Nancy Allen, a librarian, published author, and a member of a church choir from Conway, US state of Arkansas, has been wearing hijab for almost two years to support Muslim women and counter hateful rhetoric targeting the religious minority.
“Everything hit me all at once,” Allen told Northwest Arkansas on Tuesday, recalling the then-presidential candidate Donald Trump’s promise to ban Muslims from entering the US in December 2015.
“I started channeling the [Lutheran minister and Hitler foe] Martin Niemoller quote about how the Nazis first arrested socialists, then trade union members, then Jews. Each time, Niemoller said, “I did not speak out” because he was not a socialist, a trade unionist, or a Jew.
“Then they came for me — and there was no one left to speak for me,” said Niemoller, who spent seven years in Nazi concentration camps.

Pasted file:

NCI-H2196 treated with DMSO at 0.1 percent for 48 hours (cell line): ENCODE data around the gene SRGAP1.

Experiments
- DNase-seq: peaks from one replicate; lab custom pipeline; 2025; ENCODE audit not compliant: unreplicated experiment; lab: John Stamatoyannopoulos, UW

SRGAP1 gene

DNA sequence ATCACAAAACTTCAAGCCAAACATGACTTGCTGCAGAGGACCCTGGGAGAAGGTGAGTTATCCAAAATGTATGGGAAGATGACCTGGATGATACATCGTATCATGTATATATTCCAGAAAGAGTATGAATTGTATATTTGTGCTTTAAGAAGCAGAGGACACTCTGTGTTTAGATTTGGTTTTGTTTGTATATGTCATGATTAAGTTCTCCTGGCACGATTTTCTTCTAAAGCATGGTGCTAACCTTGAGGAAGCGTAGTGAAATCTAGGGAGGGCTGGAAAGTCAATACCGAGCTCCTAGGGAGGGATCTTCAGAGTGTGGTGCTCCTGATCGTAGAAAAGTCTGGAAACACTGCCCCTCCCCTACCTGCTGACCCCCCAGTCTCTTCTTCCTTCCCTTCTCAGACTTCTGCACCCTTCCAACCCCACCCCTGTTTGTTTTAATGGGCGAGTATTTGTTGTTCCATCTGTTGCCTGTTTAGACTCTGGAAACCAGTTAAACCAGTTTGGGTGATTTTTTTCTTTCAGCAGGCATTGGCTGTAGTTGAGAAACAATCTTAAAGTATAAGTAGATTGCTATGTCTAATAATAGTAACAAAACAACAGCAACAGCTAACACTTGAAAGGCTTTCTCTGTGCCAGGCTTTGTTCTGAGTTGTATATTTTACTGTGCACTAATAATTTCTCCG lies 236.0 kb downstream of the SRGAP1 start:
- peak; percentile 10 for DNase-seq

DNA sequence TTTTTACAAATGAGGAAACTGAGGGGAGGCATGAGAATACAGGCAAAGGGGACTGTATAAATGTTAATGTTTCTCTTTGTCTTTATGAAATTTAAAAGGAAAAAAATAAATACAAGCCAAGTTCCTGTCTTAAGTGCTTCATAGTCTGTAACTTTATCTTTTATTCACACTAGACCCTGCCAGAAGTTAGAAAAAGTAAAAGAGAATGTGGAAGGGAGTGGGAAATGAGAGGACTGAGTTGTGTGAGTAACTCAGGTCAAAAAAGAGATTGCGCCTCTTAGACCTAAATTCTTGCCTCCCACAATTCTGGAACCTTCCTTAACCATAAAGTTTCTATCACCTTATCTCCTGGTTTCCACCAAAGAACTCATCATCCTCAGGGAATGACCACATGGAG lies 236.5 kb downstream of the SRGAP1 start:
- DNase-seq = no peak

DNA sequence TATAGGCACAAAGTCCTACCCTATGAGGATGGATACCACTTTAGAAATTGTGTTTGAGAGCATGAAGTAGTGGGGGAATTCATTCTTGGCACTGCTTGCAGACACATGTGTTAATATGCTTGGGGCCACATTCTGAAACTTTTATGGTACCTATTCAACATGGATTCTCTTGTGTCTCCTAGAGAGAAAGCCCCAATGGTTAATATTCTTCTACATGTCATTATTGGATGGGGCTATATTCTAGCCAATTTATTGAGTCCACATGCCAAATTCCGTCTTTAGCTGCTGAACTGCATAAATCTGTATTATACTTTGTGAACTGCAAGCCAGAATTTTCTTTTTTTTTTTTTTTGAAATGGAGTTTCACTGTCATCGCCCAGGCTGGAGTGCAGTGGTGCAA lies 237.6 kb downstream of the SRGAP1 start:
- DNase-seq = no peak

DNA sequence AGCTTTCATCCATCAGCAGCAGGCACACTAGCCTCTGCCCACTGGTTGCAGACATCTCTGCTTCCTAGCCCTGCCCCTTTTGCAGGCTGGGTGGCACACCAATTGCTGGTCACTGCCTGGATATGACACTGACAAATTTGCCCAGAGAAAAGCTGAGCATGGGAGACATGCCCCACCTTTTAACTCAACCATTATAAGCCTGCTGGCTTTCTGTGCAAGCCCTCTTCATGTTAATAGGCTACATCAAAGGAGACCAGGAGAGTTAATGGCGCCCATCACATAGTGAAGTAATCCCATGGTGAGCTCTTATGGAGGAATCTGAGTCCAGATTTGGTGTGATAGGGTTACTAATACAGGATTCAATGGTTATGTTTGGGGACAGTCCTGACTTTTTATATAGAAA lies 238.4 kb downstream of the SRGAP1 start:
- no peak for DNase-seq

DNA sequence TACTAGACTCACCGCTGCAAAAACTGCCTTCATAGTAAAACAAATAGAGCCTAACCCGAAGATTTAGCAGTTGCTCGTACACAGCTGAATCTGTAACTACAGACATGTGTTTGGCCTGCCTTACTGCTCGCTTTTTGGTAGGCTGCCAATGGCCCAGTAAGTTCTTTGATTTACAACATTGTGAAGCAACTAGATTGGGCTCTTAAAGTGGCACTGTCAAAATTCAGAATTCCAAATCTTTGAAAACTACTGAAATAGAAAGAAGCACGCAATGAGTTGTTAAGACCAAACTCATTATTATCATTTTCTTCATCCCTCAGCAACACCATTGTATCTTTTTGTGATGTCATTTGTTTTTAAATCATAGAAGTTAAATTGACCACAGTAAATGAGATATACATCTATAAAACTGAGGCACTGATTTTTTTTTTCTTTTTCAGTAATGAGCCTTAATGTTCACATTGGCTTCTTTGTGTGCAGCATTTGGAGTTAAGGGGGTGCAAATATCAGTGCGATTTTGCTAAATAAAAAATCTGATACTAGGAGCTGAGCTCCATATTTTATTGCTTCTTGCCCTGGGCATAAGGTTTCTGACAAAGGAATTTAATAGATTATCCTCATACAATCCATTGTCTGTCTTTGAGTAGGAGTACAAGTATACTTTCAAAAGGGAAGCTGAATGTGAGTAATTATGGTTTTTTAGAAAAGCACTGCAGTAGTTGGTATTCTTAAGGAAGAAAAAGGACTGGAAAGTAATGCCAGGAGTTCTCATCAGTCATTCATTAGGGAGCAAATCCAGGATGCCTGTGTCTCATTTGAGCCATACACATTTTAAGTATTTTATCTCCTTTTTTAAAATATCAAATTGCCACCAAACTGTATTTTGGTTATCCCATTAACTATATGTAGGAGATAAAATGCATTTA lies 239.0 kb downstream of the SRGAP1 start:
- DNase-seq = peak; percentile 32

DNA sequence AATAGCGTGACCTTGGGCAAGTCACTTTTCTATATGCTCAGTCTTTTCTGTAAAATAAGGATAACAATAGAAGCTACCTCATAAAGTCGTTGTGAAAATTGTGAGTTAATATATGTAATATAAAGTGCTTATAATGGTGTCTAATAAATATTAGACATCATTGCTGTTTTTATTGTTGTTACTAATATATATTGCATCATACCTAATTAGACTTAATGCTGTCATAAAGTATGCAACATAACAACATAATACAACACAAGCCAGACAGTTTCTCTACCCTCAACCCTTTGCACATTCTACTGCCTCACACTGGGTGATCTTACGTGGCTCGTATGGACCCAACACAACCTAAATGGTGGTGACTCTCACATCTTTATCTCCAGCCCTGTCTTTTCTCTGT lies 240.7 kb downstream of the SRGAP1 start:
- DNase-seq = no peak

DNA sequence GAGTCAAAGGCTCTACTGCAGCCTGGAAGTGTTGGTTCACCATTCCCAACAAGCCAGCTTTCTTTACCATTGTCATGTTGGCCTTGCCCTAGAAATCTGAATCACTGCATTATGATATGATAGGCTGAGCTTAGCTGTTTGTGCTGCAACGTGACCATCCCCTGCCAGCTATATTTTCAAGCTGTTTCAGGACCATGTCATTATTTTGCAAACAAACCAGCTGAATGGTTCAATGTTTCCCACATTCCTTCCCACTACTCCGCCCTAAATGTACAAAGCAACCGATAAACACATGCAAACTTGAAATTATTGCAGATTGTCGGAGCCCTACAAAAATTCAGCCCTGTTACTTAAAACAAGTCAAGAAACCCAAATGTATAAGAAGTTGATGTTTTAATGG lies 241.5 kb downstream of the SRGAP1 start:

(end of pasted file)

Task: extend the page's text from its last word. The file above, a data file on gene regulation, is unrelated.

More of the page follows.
“I had that thought, and I was thinking of the poem on the Statue of Liberty,” Allen said. “It was about that time we were seeing these horrible images of [Syrian refugee children] being washed up” ashore in Europe.
Using hijab as a spiritual way to support Muslim women, Allen was afraid that the US might repeat its history of forcing minorities like Muslims to live in internment camps, like they did with Japanese-Americans during World War II.